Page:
EH: It must have been difficult initially to bond the two groups together into one community. How did you get to this place of knowledge sharing, and why was it so important in this context? 

AL: Being able to create a community was important because The Grizzlies deals with so many difficult topics that are very real for us and hit close to home, such as suicide, mental illness and food insecurity. In a place where counsellors and mental health services are hard to come by in a timely manner, you have to come together as a community and support one another. When we were filming these really difficult scenes there was that option of going to see a counsellor but you also had your friends with you, you had the people that understand what you're going through and understand what you've been through as well and are there to support you. That community has also lived on far past the filming of The Grizzlies.

EH: How does that experience of working on set compare to filming The Trickster series?

AL: It has definitely been different. The Grizzlies was shot in Iqaluit, where we don't really have film studios or as many of the resources as they do in the South. You don't have all the things you would necessarily expect on a regular movie set up in the North. Just seeing how much bigger things get when you do something in the South and you do a CBC series was kind of surprising, because I had no idea what to expect. 

The Trickster is an Indigenous-led TV show, and while it was different from being surrounded by all-Inuit we were still all Indigenous. It was a comfortable experience where everybody understood each other because we've all had similar lived experiences. So as much as they were different, they still had very much the same feeling. 

EH: Are there any major influences that have played a major role in your development as an artist?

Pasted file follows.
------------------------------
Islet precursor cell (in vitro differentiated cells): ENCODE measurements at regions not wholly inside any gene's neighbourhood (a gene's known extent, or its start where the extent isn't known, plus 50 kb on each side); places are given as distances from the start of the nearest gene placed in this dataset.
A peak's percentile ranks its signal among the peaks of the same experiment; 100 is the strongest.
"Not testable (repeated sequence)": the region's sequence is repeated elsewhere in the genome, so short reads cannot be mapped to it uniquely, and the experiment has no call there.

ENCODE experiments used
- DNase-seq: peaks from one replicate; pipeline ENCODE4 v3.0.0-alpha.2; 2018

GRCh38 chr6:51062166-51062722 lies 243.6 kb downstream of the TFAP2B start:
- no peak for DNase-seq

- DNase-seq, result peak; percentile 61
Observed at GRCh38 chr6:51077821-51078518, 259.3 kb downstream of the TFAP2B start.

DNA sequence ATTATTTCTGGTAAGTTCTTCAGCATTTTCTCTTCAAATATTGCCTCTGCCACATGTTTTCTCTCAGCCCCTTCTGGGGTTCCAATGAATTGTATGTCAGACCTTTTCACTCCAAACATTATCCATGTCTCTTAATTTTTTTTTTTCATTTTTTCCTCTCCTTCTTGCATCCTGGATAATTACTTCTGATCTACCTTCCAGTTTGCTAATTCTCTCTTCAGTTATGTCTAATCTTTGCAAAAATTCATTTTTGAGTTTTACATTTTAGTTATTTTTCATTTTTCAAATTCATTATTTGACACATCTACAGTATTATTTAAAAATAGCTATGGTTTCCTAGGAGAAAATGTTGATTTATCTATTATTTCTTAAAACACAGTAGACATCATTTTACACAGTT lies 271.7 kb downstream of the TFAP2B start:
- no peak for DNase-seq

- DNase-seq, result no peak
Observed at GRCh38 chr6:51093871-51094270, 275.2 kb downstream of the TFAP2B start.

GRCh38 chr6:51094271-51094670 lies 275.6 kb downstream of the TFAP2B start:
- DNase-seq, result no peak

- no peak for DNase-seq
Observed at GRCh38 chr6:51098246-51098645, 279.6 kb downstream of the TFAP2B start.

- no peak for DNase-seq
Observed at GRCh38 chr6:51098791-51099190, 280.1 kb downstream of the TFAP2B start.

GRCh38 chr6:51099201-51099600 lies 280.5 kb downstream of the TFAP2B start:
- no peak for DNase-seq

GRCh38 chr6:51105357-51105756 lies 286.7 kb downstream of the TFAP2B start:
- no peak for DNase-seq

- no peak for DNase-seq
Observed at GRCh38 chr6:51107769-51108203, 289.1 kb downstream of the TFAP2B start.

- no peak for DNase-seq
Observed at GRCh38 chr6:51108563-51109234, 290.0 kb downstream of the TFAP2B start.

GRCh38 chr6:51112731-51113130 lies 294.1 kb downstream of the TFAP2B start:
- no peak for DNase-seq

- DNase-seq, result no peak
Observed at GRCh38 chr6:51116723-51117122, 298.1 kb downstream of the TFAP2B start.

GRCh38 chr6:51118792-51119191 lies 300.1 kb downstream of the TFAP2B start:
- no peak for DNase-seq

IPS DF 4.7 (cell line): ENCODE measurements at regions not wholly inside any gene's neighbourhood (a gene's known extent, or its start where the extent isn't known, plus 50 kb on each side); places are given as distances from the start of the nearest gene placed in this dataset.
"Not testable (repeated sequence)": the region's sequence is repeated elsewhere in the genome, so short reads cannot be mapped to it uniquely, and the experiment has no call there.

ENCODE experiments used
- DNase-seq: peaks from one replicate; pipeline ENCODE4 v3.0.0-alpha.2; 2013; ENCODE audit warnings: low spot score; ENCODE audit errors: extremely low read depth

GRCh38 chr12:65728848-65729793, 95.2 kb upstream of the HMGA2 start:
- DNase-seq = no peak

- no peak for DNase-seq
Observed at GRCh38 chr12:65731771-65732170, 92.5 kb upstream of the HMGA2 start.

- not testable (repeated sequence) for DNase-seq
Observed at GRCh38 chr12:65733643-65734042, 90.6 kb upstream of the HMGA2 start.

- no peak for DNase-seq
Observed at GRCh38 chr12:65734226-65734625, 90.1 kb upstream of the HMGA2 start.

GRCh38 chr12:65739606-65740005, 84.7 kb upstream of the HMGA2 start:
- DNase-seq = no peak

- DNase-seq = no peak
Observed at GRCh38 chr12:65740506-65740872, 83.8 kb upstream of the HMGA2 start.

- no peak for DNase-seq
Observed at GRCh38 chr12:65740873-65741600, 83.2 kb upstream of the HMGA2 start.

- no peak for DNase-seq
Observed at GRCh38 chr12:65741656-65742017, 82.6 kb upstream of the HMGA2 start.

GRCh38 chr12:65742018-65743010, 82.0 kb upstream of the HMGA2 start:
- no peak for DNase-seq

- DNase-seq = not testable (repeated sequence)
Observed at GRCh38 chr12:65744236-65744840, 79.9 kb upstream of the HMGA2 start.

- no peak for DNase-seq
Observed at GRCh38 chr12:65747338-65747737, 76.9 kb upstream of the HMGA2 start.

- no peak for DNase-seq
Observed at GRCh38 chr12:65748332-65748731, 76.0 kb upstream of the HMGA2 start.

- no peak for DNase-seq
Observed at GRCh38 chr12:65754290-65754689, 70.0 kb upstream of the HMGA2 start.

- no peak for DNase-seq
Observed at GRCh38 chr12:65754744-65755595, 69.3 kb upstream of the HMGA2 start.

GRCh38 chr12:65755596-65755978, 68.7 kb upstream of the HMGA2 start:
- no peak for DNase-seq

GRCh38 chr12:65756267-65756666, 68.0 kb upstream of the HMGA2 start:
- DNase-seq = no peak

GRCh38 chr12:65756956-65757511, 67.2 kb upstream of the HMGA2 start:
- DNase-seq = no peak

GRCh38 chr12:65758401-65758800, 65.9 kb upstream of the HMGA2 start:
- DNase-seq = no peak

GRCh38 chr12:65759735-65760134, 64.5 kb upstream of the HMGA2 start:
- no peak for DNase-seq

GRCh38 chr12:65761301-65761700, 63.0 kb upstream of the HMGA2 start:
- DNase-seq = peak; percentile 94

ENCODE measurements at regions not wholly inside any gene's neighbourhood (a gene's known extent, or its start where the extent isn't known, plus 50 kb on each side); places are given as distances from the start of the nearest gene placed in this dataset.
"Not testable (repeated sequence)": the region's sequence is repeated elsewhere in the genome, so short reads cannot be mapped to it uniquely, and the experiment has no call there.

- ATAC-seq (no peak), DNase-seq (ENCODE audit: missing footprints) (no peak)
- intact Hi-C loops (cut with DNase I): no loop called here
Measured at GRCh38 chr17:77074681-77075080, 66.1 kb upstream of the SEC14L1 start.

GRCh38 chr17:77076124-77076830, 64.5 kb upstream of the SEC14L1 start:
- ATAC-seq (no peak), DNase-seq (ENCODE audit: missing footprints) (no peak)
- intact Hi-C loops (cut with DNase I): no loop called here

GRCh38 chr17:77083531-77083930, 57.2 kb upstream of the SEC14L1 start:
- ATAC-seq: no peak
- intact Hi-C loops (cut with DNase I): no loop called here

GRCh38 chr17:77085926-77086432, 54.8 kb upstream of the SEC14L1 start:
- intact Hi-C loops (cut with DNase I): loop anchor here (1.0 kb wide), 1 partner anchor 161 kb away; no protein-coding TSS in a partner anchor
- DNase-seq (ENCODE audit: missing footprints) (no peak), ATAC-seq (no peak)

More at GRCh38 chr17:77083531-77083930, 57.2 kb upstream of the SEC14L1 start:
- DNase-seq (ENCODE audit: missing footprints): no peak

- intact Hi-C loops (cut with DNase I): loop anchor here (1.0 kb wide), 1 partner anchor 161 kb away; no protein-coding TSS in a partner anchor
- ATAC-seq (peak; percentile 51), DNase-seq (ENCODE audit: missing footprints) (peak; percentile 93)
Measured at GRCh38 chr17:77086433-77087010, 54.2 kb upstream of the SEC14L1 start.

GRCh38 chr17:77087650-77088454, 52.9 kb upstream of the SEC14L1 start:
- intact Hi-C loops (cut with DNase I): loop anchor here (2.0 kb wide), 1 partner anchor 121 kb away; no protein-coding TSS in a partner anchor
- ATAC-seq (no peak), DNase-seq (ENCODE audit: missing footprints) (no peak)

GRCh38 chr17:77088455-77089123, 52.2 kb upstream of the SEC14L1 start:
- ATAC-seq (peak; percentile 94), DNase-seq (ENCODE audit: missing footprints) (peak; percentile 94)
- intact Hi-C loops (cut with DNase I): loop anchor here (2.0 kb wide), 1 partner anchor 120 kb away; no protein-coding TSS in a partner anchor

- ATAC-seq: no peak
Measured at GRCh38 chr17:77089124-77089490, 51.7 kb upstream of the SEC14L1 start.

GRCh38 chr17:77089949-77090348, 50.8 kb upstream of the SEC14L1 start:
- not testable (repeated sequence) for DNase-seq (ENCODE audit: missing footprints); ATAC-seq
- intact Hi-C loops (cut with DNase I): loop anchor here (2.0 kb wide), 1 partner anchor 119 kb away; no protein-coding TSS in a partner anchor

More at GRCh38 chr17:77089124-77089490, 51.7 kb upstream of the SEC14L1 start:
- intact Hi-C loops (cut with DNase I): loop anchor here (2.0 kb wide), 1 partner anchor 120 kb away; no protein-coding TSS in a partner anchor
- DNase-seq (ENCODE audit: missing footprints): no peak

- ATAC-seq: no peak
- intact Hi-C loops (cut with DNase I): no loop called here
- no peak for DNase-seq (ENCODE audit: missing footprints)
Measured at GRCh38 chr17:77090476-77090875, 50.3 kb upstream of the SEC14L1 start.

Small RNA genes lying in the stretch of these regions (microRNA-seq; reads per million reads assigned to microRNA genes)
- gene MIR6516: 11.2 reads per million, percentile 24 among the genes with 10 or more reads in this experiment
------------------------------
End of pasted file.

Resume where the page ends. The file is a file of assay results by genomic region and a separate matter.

AL: As an artist, I feel like one of the most important supporting factors of getting me off the ground was my acting coach from The Grizzlies, Melee Hutton. Right from the beginning, she believed in me, supported me and was always doing her best to coax out the emotions to make sure that I can portray vulnerability and sensitivity authentically, but also safely. 

I'm so extremely grateful for her support and the support of my director Miranda de Pencier for encouraging me to be a powerful force in the acting industry for Indigenous women and Indigenous youth. They never cast any doubt on me and really made me feel like there was nothing I couldn't do. Those two women really were monumental and made me feel like I could go further than just one film. They made sure that I knew that I was capable, so in the beginning those were really huge forces in my life. 

The director of The Trickster, Michelle Latimer—who was an actress herself at one point—really understands the difficulty of being a young Indigenous woman and being vulnerable in the film industry. She understands the importance of protecting yourself, speaking your mind, making sure that you're heard and making sure that you're safe. 

All these women have taught me such different things, but they've made me feel like I have so much more to give. Doing The Trickster series has made me feel like I can continue to go further.